How was this avoided in Spain, when we see it all around Europe?

    This discourse that previously was hidden has increased in public. But that’s not incompatible with the general public opinion. Spain is an exceptionally tolerant country regarding LGBT rights, and the immigration problem is very different from the rest of Europe: our migration does not have the strong cultural, linguistic and religious barriers that are in other European countries, and tensions with immigration may not have surfaced yet.

    In understanding police violence and its psychology, the United States has more expertise than its European counterparts. Paul Hirschfield is a Professor of Sociology at Rutgers University, who has studied police accountability.

    Is there a psychological aspect of being part of a police force that explains police violence?

    Police violence can often be explained by group psychology. Violence is also a procedural reaction: it is coerced, encouraged or enabled in different situations.

    Many aspects of police activity evoke an “us and them” mentality. First, the police are an isolated, paramilitary organisation. Its performance is often judged by adherence to procedures and incentives of which the public has little knowledge. The police often feel that the public, especially their critics, do not understand their work.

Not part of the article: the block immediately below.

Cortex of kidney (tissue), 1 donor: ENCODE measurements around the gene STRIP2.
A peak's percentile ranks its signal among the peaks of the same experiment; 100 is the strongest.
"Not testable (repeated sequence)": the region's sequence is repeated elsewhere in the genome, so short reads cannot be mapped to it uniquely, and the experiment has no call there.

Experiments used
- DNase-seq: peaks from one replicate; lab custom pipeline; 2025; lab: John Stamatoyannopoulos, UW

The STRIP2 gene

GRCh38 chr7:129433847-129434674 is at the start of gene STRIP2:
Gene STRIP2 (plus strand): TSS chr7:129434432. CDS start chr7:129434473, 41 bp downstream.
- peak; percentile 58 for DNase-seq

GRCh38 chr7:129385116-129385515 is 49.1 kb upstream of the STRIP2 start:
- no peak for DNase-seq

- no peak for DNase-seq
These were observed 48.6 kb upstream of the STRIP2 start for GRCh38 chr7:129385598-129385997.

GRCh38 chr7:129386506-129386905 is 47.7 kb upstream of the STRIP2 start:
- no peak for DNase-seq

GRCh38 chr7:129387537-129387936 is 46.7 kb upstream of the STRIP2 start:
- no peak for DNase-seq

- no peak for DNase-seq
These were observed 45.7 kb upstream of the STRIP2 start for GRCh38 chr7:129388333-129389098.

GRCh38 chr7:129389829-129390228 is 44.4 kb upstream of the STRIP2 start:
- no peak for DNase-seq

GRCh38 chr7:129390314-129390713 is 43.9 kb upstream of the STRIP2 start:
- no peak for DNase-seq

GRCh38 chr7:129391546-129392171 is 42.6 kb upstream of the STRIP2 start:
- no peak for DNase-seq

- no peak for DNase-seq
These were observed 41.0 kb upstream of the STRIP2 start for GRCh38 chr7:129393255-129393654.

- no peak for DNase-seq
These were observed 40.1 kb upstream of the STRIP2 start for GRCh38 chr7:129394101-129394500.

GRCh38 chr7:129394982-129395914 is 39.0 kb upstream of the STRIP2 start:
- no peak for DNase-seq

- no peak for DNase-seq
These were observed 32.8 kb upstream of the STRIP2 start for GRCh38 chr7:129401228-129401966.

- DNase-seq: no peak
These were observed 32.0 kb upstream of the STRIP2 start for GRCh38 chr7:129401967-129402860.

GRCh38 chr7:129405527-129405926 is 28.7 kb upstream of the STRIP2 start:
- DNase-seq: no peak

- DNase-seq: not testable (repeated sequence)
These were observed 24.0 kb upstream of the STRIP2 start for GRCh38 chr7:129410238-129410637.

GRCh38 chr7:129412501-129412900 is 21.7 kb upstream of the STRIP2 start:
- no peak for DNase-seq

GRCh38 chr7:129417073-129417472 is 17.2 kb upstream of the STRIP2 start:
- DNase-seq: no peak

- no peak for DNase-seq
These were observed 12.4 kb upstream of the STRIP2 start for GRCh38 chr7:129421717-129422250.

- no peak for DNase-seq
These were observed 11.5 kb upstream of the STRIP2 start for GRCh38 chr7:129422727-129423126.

The everyday reality of unrealistic or ambiguous policies that inevitably lead to police misconduct, combined with external scrutiny, fosters a culture of teamwork and solidarity but also makes officers more prone to cover up for each other’s mistakes.

    Is it possible to avoid this mentality?

    When it comes to policing disadvantaged or oppressed communities, eroding the boundaries between the police and the public can help. The isolated paramilitary structure may be useful for some purposes (like reducing corruption and increasing internal accountability) but it does little to foster empathy across cultural barriers and promote trust from the public.

    What would you suggest to tackle the phenomenon?